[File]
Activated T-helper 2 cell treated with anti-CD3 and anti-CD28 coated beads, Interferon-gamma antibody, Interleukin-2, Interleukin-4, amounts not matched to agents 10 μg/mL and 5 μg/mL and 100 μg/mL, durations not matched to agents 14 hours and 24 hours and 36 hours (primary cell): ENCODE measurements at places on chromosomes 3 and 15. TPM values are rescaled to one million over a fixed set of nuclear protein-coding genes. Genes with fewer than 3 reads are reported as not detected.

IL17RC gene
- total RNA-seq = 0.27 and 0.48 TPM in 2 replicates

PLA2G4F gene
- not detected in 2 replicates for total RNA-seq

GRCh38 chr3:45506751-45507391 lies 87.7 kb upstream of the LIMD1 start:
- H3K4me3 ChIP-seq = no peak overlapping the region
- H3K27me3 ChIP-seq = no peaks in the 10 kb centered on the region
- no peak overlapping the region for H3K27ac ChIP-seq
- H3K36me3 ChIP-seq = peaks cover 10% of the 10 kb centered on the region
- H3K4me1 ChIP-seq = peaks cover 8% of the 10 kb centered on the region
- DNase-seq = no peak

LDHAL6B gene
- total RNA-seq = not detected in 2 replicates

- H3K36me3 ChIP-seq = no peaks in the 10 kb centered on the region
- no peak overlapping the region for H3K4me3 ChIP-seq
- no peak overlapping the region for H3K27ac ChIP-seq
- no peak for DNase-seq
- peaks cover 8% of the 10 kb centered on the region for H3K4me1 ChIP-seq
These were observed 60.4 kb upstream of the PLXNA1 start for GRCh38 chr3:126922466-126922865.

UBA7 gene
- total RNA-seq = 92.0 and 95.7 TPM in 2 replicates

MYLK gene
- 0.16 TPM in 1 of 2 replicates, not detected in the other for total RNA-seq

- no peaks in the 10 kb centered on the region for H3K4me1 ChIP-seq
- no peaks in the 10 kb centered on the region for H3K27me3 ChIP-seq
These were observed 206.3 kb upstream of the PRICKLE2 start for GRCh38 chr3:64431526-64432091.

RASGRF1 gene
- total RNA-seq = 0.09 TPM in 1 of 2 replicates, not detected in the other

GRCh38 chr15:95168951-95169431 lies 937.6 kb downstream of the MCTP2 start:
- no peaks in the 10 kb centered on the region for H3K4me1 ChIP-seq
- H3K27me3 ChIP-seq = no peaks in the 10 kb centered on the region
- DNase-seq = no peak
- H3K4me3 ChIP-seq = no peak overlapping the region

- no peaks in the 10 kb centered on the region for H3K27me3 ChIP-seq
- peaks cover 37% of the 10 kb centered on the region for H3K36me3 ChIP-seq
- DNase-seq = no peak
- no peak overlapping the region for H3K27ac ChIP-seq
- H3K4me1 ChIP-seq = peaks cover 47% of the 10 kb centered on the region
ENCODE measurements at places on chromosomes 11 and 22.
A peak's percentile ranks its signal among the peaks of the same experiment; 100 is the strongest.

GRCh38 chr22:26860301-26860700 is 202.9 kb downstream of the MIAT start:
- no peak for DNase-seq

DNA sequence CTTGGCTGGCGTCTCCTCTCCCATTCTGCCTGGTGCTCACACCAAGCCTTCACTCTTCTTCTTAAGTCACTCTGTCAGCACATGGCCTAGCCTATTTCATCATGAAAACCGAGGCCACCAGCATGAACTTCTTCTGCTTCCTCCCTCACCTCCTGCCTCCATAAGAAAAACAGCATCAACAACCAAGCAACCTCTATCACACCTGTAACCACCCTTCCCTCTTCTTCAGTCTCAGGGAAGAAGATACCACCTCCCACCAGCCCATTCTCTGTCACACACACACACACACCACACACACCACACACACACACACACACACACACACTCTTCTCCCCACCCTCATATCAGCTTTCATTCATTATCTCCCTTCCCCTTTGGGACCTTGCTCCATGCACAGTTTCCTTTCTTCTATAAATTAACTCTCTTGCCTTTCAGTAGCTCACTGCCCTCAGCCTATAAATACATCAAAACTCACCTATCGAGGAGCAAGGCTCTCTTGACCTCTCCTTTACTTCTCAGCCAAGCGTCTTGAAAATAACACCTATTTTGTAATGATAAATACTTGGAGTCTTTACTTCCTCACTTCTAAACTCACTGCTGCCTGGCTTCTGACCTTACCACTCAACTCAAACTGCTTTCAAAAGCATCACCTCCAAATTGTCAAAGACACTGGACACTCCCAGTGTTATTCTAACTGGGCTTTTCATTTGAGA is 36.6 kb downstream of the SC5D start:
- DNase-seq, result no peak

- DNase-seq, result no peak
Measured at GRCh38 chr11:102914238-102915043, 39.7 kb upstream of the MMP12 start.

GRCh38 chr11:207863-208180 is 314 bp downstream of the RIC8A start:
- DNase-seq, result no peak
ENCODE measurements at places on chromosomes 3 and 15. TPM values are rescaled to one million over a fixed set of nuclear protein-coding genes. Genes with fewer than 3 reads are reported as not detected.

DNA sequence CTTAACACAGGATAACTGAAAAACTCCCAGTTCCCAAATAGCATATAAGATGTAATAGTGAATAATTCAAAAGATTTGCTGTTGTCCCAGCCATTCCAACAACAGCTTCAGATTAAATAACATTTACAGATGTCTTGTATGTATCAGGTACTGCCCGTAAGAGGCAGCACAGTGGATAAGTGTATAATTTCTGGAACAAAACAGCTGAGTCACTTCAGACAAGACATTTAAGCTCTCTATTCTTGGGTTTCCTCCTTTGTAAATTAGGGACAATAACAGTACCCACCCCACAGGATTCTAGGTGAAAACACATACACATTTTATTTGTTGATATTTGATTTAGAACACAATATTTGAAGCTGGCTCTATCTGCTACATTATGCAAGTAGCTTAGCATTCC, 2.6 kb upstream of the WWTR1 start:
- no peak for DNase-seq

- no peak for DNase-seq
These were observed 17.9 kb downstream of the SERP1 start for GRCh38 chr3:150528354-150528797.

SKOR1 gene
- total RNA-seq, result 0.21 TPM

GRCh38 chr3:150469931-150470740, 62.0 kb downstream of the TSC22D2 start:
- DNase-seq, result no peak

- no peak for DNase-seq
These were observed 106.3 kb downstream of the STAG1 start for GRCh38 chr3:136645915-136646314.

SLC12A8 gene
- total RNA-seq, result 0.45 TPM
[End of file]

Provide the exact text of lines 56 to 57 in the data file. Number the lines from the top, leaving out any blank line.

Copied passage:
- total RNA-seq, result 0.21 TPM

GRCh38 chr3:150469931-150470740, 62.0 kb downstream of the TSC22D2 start: